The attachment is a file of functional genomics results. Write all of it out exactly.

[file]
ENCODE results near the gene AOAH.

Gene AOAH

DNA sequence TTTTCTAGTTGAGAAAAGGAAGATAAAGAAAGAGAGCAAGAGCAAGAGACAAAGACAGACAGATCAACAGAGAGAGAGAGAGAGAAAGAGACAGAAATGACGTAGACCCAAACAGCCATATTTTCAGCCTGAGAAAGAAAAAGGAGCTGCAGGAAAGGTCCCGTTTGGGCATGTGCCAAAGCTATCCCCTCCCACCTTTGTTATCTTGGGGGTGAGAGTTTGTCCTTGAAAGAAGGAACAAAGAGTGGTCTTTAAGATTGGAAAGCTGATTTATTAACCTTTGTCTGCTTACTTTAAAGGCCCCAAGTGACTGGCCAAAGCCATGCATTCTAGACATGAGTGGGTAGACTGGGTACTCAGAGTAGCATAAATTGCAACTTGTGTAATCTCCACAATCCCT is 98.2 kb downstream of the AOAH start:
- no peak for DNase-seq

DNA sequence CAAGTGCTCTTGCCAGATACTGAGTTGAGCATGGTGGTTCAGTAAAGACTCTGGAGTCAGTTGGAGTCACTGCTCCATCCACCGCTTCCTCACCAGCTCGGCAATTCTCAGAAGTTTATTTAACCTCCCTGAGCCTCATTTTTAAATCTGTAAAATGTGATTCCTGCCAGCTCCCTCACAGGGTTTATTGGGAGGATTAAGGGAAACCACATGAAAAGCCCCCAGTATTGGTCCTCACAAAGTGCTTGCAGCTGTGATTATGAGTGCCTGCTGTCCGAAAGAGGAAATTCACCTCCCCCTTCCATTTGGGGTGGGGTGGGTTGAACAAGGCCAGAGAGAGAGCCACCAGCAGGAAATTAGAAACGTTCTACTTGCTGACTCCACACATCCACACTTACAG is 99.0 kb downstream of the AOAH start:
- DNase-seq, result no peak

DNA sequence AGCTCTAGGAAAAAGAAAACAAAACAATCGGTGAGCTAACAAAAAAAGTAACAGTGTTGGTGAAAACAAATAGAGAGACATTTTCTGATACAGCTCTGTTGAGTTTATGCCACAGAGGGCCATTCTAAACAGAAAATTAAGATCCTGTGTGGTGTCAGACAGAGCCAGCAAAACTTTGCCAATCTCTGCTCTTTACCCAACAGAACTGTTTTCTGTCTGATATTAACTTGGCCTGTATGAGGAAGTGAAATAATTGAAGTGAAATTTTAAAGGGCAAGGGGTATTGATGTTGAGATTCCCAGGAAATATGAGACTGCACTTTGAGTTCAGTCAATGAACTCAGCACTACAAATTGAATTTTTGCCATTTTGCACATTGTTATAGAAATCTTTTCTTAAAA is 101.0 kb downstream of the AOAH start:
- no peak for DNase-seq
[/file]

ENCODE results near the gene AOAH.

Gene AOAH

DNA sequence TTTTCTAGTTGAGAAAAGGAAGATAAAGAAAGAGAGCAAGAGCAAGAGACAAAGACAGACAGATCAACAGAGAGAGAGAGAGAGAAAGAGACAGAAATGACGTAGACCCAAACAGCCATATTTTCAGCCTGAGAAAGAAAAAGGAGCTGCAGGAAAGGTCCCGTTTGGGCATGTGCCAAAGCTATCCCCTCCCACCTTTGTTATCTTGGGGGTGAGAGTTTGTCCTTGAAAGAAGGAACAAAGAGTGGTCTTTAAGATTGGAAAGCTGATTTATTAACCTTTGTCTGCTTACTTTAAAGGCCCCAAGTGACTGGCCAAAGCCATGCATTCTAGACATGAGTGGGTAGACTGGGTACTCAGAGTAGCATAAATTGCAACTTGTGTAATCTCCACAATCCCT is 98.2 kb downstream of the AOAH start:
- no peak for DNase-seq

DNA sequence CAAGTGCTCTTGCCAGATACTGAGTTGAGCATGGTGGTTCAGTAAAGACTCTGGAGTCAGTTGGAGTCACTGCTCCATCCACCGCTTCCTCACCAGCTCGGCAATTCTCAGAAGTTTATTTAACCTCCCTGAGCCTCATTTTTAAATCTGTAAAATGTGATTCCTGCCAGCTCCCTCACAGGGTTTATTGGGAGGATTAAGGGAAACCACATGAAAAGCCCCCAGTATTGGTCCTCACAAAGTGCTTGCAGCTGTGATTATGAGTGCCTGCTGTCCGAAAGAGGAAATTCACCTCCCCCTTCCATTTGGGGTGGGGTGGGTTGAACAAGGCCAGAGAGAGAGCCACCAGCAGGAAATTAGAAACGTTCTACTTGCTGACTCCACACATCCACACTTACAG is 99.0 kb downstream of the AOAH start:
- DNase-seq, result no peak

DNA sequence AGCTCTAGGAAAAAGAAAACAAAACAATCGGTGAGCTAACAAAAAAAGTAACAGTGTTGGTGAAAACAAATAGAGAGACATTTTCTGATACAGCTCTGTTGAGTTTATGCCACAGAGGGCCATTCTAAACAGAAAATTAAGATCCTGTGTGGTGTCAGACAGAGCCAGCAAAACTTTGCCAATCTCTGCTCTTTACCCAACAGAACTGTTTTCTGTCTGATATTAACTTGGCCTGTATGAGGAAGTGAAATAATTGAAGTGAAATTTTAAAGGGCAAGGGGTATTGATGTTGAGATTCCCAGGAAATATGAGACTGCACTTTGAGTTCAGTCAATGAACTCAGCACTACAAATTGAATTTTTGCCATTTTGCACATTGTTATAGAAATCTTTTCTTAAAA is 101.0 kb downstream of the AOAH start:
- no peak for DNase-seq